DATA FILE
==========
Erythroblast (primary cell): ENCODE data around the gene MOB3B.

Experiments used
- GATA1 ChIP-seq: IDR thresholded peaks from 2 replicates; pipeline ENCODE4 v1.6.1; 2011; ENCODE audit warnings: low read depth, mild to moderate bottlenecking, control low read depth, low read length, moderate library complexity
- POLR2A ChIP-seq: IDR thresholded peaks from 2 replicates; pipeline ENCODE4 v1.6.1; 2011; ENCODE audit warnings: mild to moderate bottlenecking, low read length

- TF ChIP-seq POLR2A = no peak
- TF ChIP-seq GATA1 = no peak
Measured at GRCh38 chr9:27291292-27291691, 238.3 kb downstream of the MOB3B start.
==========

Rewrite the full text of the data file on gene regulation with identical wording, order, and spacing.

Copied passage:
Erythroblast (primary cell): ENCODE data around the gene MOB3B.

Experiments used
- GATA1 ChIP-seq: IDR thresholded peaks from 2 replicates; pipeline ENCODE4 v1.6.1; 2011; ENCODE audit warnings: low read depth, mild to moderate bottlenecking, control low read depth, low read length, moderate library complexity
- POLR2A ChIP-seq: IDR thresholded peaks from 2 replicates; pipeline ENCODE4 v1.6.1; 2011; ENCODE audit warnings: mild to moderate bottlenecking, low read length

- TF ChIP-seq POLR2A = no peak
- TF ChIP-seq GATA1 = no peak
Measured at GRCh38 chr9:27291292-27291691, 238.3 kb downstream of the MOB3B start.